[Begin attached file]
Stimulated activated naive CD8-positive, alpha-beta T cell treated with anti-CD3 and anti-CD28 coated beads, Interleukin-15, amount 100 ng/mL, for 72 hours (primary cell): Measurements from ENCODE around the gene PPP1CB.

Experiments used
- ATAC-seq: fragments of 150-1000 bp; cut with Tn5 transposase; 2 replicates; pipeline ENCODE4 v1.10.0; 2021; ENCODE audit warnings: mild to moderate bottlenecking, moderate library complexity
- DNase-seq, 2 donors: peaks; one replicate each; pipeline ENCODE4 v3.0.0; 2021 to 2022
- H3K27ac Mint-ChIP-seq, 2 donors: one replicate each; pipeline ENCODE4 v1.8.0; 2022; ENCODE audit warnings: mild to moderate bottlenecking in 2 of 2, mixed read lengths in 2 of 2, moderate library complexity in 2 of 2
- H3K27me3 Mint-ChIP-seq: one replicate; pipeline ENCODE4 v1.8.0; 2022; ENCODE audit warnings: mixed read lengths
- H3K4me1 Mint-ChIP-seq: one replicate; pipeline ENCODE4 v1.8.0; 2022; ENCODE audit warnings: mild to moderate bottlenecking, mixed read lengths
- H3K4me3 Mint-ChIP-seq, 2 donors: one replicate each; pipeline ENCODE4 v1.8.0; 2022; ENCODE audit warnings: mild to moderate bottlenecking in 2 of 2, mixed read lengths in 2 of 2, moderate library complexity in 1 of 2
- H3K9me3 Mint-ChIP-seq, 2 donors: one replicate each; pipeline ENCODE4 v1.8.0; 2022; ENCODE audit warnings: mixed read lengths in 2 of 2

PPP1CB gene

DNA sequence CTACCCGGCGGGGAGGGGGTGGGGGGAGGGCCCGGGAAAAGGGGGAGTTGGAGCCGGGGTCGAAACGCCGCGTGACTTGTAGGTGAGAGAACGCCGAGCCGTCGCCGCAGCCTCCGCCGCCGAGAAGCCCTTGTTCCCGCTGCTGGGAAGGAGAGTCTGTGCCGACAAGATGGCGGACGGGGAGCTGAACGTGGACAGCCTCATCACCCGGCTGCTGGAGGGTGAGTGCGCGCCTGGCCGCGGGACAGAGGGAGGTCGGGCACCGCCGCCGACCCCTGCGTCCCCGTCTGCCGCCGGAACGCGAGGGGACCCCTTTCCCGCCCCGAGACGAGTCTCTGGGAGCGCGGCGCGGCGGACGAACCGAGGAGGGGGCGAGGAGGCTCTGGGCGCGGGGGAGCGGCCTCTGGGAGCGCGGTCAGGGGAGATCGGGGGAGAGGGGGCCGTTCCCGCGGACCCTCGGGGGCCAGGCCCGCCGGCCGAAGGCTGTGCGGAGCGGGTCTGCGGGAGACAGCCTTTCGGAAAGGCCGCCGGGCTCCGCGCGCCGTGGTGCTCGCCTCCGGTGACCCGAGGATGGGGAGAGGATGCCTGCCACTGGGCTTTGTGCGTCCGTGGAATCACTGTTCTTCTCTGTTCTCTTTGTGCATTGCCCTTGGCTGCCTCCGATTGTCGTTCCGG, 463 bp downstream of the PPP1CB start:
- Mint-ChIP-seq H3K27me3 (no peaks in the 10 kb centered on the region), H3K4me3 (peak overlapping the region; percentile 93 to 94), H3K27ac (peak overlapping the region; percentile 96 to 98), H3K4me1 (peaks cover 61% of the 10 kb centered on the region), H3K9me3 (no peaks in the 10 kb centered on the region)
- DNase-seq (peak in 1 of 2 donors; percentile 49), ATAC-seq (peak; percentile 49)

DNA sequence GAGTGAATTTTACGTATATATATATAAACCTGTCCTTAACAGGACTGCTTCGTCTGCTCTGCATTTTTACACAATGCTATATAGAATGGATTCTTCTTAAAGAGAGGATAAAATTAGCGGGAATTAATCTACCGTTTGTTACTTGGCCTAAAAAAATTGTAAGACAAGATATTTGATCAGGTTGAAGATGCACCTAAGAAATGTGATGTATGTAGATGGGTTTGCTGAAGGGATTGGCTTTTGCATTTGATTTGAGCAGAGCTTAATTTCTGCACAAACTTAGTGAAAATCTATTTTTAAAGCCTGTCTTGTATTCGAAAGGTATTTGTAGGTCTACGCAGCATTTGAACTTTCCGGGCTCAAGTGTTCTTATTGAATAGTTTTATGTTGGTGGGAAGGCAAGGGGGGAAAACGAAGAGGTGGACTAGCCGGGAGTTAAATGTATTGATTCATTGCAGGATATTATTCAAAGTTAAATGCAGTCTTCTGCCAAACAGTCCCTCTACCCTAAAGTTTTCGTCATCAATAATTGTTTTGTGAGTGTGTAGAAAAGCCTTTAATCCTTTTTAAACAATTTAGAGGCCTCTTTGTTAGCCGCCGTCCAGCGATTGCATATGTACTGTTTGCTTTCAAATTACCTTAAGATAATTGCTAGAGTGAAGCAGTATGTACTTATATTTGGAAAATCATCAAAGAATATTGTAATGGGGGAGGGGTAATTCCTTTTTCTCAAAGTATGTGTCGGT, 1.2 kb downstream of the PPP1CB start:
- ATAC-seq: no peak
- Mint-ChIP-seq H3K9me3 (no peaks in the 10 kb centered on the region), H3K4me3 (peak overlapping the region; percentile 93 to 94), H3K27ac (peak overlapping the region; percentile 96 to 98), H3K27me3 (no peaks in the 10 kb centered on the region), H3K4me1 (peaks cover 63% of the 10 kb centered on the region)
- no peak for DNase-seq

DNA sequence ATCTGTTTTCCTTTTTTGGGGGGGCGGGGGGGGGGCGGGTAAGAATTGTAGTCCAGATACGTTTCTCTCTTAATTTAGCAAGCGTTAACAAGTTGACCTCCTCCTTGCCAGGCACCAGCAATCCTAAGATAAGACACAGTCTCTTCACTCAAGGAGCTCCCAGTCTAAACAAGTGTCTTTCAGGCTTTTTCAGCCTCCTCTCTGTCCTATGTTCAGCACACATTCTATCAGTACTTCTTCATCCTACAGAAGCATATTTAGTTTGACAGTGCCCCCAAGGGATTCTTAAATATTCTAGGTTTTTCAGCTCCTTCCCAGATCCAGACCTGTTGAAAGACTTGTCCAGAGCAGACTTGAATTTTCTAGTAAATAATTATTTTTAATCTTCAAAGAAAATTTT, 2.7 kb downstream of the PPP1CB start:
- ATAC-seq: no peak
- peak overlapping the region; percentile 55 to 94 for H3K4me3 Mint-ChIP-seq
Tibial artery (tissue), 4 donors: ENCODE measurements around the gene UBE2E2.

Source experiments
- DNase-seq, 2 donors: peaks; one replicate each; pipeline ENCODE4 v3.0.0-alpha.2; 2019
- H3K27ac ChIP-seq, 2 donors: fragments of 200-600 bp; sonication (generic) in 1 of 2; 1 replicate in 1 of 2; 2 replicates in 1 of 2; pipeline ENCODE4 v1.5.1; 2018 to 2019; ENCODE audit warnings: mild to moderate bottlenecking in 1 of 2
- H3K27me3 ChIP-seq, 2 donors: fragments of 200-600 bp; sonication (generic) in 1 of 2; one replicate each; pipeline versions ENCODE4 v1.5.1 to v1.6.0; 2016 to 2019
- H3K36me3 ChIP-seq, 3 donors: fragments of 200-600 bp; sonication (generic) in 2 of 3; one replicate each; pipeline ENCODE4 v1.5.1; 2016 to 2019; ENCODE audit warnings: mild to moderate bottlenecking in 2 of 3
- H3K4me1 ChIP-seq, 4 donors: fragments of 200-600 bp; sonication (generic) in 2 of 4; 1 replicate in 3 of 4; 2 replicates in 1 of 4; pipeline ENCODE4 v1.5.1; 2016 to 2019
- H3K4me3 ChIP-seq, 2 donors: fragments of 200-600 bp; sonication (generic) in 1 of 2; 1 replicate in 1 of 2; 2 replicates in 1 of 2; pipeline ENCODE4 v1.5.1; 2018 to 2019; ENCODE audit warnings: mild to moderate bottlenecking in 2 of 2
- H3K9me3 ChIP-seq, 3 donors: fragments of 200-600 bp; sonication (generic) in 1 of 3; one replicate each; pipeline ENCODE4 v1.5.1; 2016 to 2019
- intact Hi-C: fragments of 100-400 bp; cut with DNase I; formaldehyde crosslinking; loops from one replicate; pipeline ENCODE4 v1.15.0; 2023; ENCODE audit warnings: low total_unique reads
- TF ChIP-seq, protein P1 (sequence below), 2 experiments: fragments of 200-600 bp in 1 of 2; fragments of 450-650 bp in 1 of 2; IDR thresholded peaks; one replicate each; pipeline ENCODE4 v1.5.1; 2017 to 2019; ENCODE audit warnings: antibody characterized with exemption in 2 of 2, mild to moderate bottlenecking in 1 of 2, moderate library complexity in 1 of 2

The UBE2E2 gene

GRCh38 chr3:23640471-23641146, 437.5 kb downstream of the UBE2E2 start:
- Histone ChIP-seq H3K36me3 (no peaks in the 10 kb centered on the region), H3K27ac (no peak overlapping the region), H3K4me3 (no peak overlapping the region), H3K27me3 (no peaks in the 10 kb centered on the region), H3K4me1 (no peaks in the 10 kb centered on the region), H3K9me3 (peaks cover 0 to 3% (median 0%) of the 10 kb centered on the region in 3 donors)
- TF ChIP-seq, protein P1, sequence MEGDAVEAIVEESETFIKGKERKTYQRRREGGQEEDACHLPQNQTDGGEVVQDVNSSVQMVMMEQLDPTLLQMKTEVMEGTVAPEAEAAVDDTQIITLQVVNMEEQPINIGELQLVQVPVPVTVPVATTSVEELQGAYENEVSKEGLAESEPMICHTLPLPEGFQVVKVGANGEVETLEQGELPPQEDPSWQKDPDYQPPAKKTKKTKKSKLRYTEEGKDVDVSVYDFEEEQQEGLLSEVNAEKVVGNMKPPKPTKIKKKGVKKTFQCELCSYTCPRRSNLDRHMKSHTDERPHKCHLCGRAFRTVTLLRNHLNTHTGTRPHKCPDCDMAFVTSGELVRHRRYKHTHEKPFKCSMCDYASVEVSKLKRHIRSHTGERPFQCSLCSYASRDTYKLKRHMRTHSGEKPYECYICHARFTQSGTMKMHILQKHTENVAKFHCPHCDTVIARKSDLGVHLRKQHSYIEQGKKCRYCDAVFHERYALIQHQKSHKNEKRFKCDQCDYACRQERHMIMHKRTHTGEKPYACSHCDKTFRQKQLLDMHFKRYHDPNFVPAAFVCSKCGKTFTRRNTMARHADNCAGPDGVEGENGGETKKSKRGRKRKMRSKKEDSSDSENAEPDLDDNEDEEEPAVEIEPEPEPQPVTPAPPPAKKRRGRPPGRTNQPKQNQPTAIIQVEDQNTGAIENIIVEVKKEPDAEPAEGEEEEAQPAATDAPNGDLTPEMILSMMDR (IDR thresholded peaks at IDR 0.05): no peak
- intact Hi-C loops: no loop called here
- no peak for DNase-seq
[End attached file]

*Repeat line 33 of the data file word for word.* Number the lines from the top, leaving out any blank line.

GRCh38 chr3:23640471-23641146, 437.5 kb downstream of the UBE2E2 start: